Featured Research

from universities, journals, and other organizations

Surgery for Derrick Rose-type knee injury involves difficult tradeoff

Date:
November 25, 2013
Source:
Loyola University Health System
Summary:
Knee surgery for the type of meniscus tear suffered by Chicago Bulls star Derrick Rose can involve a difficult tradeoff. Surgery that enables a quick return could result in painful arthritis later in life.

Knee surgery for the type of meniscus tear suffered by Chicago Bulls star Derrick Rose can involve a difficult tradeoff, according to Loyola sports medicine surgeon Dr. Pietro Tonino, who has performed thousands of knee surgeries.

The quick option -- removing damaged cartilage -- typically enables an athlete to return to play in just four to six weeks. The tradeoff is that the athlete then would be at greater risk for suffering painful arthritis of the knee later in life.

Alternatively, repairing the damaged cartilage reduces the risk of arthritis. The tradeoff is that it would take at least 10 to 12 weeks before he could return. It's possible Rose's entire season could be lost, Tonino said. . "If you remove the damaged cartilage, the athlete can have good functional ability and a relatively fast recovery," Tonino said. "But there also will be a greater chance of knee problems down the road."

Tonino has performed thousands of knee surgeries on athletes of all levels of play. He is program director of Sports Medicine and a professor in the Department of Orthopaedic Surgery and Rehabilitation at Loyola University Chicago Stritch School of Medicine.

Rose suffered a tear of the medial meniscus in his right knee. The meniscus is a rubbery, C-shaped disc of cartilage that cushions and stabilizes the knee. The medial meniscus is located on the inside of the knee (towards the inside of the body) and the lateral meniscus is located on the outside. Rose injured the medial meniscus.

A meniscus tear sometimes is accompanied by a partial tear of the anterior cruciate ligament (ACL). A partial ACL tear may not show up on an MRI, but can be seen during surgery.

The meniscus tear is Rose's second significant knee injury. He earlier tore the ACL in his left knee, which cost him an entire season. "It may be bad luck," Tonino said. "Or there may be something in his knee joints that are predisposing him to injury."


Story Source:

The above story is based on materials provided by Loyola University Health System. Note: Materials may be edited for content and length.


Cite This Page:

Loyola University Health System. "Surgery for Derrick Rose-type knee injury involves difficult tradeoff." ScienceDaily. ScienceDaily, 25 November 2013. <www.sciencedaily.com/releases/2013/11/131125121326.htm>.
Loyola University Health System. (2013, November 25). Surgery for Derrick Rose-type knee injury involves difficult tradeoff. ScienceDaily. Retrieved July 31, 2014 from www.sciencedaily.com/releases/2013/11/131125121326.htm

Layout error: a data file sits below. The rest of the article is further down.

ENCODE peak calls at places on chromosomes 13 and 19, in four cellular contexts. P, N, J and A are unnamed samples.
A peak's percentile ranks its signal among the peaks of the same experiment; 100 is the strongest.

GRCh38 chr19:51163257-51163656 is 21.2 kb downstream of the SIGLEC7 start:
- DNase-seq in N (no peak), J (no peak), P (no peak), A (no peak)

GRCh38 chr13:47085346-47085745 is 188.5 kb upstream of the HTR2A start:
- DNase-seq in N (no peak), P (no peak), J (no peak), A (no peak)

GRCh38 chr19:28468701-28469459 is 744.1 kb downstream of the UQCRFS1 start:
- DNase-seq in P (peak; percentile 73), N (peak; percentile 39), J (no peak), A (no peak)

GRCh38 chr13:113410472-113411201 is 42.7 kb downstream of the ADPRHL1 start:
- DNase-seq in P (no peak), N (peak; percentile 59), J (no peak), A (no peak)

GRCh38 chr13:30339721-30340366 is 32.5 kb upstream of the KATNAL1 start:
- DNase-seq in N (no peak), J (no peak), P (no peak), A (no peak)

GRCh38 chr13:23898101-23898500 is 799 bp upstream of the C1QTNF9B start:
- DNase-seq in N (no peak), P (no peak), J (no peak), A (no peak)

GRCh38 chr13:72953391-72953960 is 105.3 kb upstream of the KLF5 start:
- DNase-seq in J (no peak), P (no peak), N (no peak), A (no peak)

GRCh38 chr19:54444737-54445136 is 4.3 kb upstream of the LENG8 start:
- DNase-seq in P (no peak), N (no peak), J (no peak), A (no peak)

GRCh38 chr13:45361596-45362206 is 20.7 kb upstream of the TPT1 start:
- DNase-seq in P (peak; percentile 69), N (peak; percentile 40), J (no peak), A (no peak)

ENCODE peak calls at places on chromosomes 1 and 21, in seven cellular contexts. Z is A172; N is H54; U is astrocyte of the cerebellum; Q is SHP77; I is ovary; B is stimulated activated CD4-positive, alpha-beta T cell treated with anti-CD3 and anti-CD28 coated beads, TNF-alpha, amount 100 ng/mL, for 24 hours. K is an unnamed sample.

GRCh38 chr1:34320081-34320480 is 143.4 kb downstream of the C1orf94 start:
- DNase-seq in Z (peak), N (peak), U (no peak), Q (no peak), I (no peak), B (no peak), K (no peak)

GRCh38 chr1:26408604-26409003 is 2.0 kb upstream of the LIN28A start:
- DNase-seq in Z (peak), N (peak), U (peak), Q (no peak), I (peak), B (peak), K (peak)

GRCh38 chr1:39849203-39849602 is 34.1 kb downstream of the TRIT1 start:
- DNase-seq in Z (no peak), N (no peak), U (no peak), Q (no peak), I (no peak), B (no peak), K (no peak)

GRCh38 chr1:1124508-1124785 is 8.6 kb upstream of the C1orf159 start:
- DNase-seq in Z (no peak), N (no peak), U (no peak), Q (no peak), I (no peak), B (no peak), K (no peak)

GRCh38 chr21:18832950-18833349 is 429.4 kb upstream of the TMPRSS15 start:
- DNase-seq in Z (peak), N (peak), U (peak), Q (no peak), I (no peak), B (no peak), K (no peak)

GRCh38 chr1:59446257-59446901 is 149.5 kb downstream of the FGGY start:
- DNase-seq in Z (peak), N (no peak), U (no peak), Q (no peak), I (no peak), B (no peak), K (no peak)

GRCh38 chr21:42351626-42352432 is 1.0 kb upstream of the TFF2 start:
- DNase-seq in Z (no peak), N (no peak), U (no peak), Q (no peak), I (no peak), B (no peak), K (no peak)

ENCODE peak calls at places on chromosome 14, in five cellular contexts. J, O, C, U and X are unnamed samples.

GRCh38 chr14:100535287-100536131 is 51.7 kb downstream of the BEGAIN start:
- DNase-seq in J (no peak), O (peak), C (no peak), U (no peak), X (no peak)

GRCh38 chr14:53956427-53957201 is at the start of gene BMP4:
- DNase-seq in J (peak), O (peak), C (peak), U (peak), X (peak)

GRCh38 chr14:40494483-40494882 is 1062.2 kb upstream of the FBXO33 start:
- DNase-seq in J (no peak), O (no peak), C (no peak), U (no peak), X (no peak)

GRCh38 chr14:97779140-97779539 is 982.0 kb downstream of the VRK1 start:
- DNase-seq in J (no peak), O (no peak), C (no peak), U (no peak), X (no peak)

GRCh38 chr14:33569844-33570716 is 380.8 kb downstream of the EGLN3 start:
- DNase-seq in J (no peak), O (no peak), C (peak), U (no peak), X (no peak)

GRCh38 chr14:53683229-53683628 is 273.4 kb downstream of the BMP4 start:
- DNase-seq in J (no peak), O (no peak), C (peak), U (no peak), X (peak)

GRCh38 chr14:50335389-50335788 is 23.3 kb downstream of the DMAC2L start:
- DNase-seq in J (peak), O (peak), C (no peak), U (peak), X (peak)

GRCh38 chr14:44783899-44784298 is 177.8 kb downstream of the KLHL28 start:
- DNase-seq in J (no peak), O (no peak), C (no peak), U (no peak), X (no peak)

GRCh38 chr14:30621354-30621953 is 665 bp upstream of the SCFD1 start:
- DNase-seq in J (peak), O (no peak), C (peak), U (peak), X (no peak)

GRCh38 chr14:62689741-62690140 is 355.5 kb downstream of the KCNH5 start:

Loyola University Health System. "Surgery for Derrick Rose-type knee injury involves difficult tradeoff." ScienceDaily. www.sciencedaily.com/releases/2013/11/131125121326.htm (accessed July 31, 2014).

Share This




More Health & Medicine News

Thursday, July 31, 2014

Featured Research

from universities, journals, and other organizations


Featured Videos

from AP, Reuters, AFP, and other news services

Dangerous Bacteria Kills One in Florida

Dangerous Bacteria Kills One in Florida

AP (July 31, 2014) Sarasota County, Florida health officials have issued a warning against eating raw oysters and exposing open wounds to coastal and inland waters after a dangerous bacteria killed one person and made another sick. (July 31) Video provided by AP
Powered by NewsLook.com
Health Insurers' Profits Slide

Health Insurers' Profits Slide

Reuters - Business Video Online (July 30, 2014) Obamacare-related costs were said to be behind the profit plunge at Wellpoint and Humana, but Wellpoint sees the new exchanges boosting its earnings for the full year. Fred Katayama reports. Video provided by Reuters
Powered by NewsLook.com
Peace Corps Pulls Workers From W. Africa Over Ebola Fears

Peace Corps Pulls Workers From W. Africa Over Ebola Fears

Newsy (July 30, 2014) The Peace Corps is one of several U.S.-based organizations to pull workers out of West Africa because of the Ebola outbreak. Video provided by Newsy
Powered by NewsLook.com
Weather Kills 2K A Year, But Storms Aren't The Main Offender

Weather Kills 2K A Year, But Storms Aren't The Main Offender

Newsy (July 30, 2014) Health officials say 2,000 deaths occur each year in the U.S. due to weather, but it's excessive heat and cold that claim the most lives. Video provided by Newsy
Powered by NewsLook.com

Search ScienceDaily

Number of stories in archives: 140,361

Find with keyword(s):
Enter a keyword or phrase to search ScienceDaily for related topics and research stories.

Save/Print:
Share:

Breaking News:
from the past week

In Other News

... from NewsDaily.com

Science News

Health News

    Environment News

    Technology News



      Save/Print:
      Share:

      Free Subscriptions


      Get the latest science news with ScienceDaily's free email newsletters, updated daily and weekly. Or view hourly updated newsfeeds in your RSS reader:

      Get Social & Mobile


      Keep up to date with the latest news from ScienceDaily via social networks and mobile apps:

      Have Feedback?


      Tell us what you think of ScienceDaily -- we welcome both positive and negative comments. Have any problems using the site? Questions?
      Mobile: iPhone Android Web
      Follow: Facebook Twitter Google+
      Subscribe: RSS Feeds Email Newsletters
      Latest Headlines Health & Medicine Mind & Brain Space & Time Matter & Energy Computers & Math Plants & Animals Earth & Climate Fossils & Ruins